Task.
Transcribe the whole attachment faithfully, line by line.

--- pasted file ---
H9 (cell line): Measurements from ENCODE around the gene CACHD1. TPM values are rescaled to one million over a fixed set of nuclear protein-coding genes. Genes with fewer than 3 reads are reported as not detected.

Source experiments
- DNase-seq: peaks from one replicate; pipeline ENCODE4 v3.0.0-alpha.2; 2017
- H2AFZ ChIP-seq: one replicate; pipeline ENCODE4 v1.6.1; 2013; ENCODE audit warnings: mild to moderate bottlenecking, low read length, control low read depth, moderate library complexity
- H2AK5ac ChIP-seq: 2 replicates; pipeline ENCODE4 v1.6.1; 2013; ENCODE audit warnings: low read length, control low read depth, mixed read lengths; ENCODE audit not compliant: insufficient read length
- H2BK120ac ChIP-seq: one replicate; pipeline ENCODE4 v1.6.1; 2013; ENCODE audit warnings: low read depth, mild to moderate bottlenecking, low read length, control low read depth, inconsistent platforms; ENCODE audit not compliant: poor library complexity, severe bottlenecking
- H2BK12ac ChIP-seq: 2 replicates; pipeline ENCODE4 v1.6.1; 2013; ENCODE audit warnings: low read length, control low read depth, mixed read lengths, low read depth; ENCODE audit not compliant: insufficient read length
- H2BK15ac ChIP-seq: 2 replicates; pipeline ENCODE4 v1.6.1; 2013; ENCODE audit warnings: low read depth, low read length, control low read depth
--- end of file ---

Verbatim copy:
H9 (cell line): Measurements from ENCODE around the gene CACHD1. TPM values are rescaled to one million over a fixed set of nuclear protein-coding genes. Genes with fewer than 3 reads are reported as not detected.

Source experiments
- DNase-seq: peaks from one replicate; pipeline ENCODE4 v3.0.0-alpha.2; 2017
- H2AFZ ChIP-seq: one replicate; pipeline ENCODE4 v1.6.1; 2013; ENCODE audit warnings: mild to moderate bottlenecking, low read length, control low read depth, moderate library complexity
- H2AK5ac ChIP-seq: 2 replicates; pipeline ENCODE4 v1.6.1; 2013; ENCODE audit warnings: low read length, control low read depth, mixed read lengths; ENCODE audit not compliant: insufficient read length
- H2BK120ac ChIP-seq: one replicate; pipeline ENCODE4 v1.6.1; 2013; ENCODE audit warnings: low read depth, mild to moderate bottlenecking, low read length, control low read depth, inconsistent platforms; ENCODE audit not compliant: poor library complexity, severe bottlenecking
- H2BK12ac ChIP-seq: 2 replicates; pipeline ENCODE4 v1.6.1; 2013; ENCODE audit warnings: low read length, control low read depth, mixed read lengths, low read depth; ENCODE audit not compliant: insufficient read length
- H2BK15ac ChIP-seq: 2 replicates; pipeline ENCODE4 v1.6.1; 2013; ENCODE audit warnings: low read depth, low read length, control low read depth